Acid reflux occurs when the muscle ring that allows food into the stomach, the lower esophageal sphincter, relaxes when it should not. The acid then travels back up the esophagus. These tried-and-true home remedies for acid reflux can relieve symptoms and get you back to your life without discomfort.
For nighttime relief, try drinking a cup of soothing chamomile tea half an hour to an hour before bed. Chamomile tea is widely recognized for its calming properties, and it promotes deep sleep. It also fights inflammation and helps balance acidity levels in the stomach to maintain a healthy gut.
Licorice is a lesser-known home remedy for acid reflux in this part of the world, but the natural form of the root (not the red version sold at convenience stores) can calm symptoms. The easiest way to benefit from this option is to buy deglycyrrhizinated licorice root or DGL. The tablets do not contain glycyrrhizic acid, which can be potentially dangerous. They are available in most health food stores and are a natural solution for ulcers.
Sleeping on your back can agitate the acid in your stomach. When you're lying down, it is much easier for the lazy esophageal sphincter to open and allow acid to travel up the open pipe. However, when you sleep on your left side, the lower esophageal sphincter relaxes. This position also keeps the esophageal sphincter above the gastric acid level, so fluid has to move uphill to get through. In addition, sleeping on a slight incline can improve acid reflux symptoms.
Trigger foods can increase your acid reflux symptoms. Food intolerances vary from person to person, but there are some common culprits. Tomato-based products, high-fat and fried foods, alcohol and caffeine, citrus fruits, mint, garlic, onions, and chocolate bother many people. Keeping a food diary can help you identify what foods cause your symptoms.
Bicarbonate soda or baking soda is a base and has a pH of 9.0. Base substances like baking soda work by absorbing hydrogen ions in acidic substances. Mix a teaspoon of baking soda with a cup of water and drink it quickly, and it will help prevent excess stomach acid from forming or coming up the esophagus. Use it sparingly, as it can have a laxative effect. Do not exceed seven half-teaspoon doses within 24 hours.
Slippery elm is an extract from a tree native to North America. It has been served as a medicinal product for hundreds of years and relieving acid reflux, heartburn, and other stomach issues are just a few of its uses. Slippery elm is available as powdered bark, capsules, and even lozenges. Take a 500-milligram capsule or one tablespoon of powdered bark mixed with water or tea up to three times a day for no longer than eight weeks. Honey or sugar can help make it more palatable.
Drinking raw, unfiltered apple cider vinegar helps some people with acid reflux. This technique may only work when the stomach is not producing enough acid itself, a common cause of the condition. Mix one tablespoon of unfiltered, raw apple cider vinegar with eight ounces of water. Drinking this two to three times throughout the day or before meals may help alleviate symptoms.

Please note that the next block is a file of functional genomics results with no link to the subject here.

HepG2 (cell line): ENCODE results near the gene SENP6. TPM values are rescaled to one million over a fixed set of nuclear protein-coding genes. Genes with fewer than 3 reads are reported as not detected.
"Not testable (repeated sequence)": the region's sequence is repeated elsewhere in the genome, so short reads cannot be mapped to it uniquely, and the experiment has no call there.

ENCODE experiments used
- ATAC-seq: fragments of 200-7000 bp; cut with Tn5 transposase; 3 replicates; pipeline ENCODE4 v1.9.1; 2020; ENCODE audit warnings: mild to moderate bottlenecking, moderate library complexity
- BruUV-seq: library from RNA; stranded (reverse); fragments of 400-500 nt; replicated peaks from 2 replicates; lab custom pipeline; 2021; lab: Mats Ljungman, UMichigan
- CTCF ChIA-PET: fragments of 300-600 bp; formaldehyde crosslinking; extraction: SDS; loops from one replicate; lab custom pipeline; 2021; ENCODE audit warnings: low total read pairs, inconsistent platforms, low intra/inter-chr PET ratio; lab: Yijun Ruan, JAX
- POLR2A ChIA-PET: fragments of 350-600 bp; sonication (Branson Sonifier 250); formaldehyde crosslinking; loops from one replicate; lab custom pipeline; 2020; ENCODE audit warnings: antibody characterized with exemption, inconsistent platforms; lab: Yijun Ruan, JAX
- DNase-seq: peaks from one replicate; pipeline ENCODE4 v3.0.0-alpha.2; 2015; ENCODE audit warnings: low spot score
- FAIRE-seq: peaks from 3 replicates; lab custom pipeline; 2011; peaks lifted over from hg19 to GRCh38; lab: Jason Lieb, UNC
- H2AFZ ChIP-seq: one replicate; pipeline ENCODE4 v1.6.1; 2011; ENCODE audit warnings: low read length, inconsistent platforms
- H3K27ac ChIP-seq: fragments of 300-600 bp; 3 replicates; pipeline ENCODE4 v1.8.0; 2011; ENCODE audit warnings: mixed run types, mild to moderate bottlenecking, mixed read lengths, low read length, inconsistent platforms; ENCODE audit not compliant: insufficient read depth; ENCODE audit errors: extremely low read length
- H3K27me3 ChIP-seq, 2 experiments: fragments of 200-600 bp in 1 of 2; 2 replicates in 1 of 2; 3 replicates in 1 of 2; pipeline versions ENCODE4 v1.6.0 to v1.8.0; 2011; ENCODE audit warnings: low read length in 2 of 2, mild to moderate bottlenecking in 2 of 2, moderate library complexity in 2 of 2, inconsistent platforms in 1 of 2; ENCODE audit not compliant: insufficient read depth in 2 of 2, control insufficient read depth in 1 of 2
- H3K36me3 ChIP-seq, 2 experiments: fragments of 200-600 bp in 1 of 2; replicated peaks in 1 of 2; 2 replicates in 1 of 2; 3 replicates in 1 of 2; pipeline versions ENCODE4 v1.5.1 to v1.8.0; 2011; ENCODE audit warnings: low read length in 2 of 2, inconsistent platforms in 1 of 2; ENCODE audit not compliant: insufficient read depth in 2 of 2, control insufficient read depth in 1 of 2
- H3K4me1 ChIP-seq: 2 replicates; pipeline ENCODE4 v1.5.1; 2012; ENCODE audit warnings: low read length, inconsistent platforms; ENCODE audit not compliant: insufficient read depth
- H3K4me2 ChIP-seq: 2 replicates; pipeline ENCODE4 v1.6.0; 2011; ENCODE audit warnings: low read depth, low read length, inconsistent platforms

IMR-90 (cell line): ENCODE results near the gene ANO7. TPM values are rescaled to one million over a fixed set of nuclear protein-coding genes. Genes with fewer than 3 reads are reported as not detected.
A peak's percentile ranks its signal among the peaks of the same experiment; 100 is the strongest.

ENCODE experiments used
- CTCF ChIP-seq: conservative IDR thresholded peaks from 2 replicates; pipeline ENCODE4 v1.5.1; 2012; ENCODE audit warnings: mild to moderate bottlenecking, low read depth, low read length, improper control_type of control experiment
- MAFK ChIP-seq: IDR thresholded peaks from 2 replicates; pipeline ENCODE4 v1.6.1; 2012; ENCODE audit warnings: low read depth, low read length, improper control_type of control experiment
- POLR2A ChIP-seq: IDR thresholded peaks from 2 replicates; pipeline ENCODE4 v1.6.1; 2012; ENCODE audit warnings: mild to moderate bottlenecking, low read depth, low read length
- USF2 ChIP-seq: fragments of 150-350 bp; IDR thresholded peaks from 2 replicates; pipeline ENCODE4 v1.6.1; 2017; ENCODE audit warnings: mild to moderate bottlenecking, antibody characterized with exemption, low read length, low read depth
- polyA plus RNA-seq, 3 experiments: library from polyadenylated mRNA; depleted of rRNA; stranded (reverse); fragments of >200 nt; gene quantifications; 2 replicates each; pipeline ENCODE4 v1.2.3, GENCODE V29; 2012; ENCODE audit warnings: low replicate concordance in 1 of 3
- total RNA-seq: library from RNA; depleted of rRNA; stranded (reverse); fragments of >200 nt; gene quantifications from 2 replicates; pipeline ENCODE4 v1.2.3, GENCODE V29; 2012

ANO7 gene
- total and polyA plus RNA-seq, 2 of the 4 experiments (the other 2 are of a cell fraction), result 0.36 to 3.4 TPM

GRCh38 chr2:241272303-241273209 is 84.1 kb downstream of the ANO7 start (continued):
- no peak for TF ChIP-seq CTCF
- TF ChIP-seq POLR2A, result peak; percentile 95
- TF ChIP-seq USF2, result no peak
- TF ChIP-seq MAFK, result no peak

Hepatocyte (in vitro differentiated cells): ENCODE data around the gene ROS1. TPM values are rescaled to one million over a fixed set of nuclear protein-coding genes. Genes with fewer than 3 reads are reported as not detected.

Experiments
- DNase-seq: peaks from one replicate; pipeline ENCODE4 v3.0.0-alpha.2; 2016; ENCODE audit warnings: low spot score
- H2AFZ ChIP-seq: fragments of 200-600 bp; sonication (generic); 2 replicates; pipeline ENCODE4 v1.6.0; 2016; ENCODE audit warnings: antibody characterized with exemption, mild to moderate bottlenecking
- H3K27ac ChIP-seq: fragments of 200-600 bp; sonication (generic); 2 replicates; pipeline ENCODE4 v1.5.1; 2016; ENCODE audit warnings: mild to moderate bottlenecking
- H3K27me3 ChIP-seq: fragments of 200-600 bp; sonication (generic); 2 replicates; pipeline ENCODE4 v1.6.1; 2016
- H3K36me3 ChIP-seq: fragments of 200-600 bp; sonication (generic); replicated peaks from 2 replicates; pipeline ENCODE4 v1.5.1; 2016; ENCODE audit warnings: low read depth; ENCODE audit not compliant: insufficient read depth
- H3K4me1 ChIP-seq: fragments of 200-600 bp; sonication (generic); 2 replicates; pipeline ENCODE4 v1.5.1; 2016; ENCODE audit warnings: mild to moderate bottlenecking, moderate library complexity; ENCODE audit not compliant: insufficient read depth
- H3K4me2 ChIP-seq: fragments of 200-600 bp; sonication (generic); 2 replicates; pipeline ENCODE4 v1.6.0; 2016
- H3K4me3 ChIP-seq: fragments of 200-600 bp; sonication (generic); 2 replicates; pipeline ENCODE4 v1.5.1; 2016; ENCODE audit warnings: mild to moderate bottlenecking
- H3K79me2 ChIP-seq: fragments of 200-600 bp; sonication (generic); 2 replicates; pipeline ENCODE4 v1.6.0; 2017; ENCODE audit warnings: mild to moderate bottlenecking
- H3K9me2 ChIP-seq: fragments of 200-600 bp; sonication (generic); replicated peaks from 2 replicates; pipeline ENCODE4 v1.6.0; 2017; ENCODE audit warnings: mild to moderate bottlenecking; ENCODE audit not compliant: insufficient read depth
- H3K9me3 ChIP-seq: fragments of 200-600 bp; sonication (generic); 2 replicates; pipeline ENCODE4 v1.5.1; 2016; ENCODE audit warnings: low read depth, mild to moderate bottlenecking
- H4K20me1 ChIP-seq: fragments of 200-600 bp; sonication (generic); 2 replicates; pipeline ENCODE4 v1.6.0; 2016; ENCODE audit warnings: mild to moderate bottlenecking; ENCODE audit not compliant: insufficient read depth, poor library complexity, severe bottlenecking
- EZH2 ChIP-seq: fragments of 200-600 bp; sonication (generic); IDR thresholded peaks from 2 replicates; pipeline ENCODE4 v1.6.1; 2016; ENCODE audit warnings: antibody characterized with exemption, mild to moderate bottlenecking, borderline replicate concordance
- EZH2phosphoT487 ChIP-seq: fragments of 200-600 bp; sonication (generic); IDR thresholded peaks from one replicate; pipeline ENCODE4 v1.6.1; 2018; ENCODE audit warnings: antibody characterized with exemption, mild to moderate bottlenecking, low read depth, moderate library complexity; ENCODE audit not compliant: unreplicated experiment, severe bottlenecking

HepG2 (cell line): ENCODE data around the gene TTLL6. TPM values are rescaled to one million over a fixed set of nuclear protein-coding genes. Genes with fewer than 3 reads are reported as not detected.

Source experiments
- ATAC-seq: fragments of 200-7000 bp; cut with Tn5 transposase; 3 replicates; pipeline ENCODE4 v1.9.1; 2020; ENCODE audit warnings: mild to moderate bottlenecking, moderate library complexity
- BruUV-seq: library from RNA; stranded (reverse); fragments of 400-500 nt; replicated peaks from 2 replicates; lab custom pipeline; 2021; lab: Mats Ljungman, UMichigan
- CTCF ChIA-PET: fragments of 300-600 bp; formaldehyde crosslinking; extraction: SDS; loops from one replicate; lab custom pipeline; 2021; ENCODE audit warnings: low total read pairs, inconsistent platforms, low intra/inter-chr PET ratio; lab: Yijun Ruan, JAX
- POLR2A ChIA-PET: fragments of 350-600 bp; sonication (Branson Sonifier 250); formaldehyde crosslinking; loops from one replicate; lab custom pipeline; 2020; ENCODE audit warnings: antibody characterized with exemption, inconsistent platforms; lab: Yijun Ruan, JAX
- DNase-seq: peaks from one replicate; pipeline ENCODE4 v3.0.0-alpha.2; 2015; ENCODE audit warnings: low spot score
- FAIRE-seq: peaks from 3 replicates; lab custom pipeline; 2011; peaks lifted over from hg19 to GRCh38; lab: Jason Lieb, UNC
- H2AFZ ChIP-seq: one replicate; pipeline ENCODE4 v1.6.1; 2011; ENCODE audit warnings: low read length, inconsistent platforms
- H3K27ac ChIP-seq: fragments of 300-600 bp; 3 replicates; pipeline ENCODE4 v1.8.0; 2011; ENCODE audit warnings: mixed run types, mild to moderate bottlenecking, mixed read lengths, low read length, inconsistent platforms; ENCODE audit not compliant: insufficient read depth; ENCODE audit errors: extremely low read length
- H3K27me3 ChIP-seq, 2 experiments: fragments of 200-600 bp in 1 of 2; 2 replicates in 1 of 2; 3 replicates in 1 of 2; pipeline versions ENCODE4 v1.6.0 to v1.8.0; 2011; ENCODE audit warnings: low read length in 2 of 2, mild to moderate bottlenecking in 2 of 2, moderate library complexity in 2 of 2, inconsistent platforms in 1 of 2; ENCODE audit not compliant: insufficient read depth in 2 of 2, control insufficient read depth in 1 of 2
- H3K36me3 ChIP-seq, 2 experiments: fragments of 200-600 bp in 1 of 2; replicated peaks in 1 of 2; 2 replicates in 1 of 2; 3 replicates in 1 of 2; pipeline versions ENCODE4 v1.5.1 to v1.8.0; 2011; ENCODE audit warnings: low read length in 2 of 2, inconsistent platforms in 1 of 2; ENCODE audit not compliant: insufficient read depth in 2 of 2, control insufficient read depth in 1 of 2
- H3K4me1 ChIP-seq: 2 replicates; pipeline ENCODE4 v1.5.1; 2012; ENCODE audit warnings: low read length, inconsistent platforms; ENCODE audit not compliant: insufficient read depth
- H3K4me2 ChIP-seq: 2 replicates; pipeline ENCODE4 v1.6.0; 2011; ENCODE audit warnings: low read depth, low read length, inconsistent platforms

Chewing gum can work extremely well to reduce acid reflux because it tells the body to produce more saliva, a natural cleanser of acid in the gut. Chew a stick of gum for 30 minutes after eating a meal. The salivary glands get to work and help to calm the excess acid in the stomach. Choose sugar-free gum to maintain dental health.
Acid reflux makes the esophagus raw as the stomach acid eats away at it. Consuming something soothing can ease the pain and even act as a balm in repairing the esophagus. Drink half a cup of aloe vera juice before eating a meal to soothe the throat and calm the stomach by reducing inflammation. People use aloe vera on surface wounds, and the same principles are at play when you ingest it.
Ginger has anti-inflammatory properties and aids with the proper absorption of food. It also helps with digestion. All these qualities benefit the stomach and ease the discomfort of acid reflux. Peel, grate, and eat a teaspoon of fresh ginger root daily or crush a section of ginger root into hot water and drink it as a tea two to three times a day.
Tight clothing can squeeze the stomach and force acid up into the esophagus, triggering or worsening acid reflux pain. Replace outfits, undergarments, and accessories that fit snugly with a larger size until symptoms are under control. Loose-fitting or stretchy clothing can provide comfort and style without intensifying heartburn symptoms. Avoid fastening your belt too tightly. Bras, shapewear, and exercise garments should be in a size that does not constrict. Properly fitting clothes can encourage proper digestion and ease the movement of food through the gastrointestinal tract.
Many people find relief from acid reflux discomfort by improving their posture. Some research suggests that slouching after meals slows down the transit of food. Poor posture also puts pressure on the abdomen, pushing stomach acid upward. To achieve a neutral spine position, position your shoulders down and back. Pull your head back and engage the core muscles. Use a lumbar support pillow to remain upright, and change positions every 30 to 60 minutes.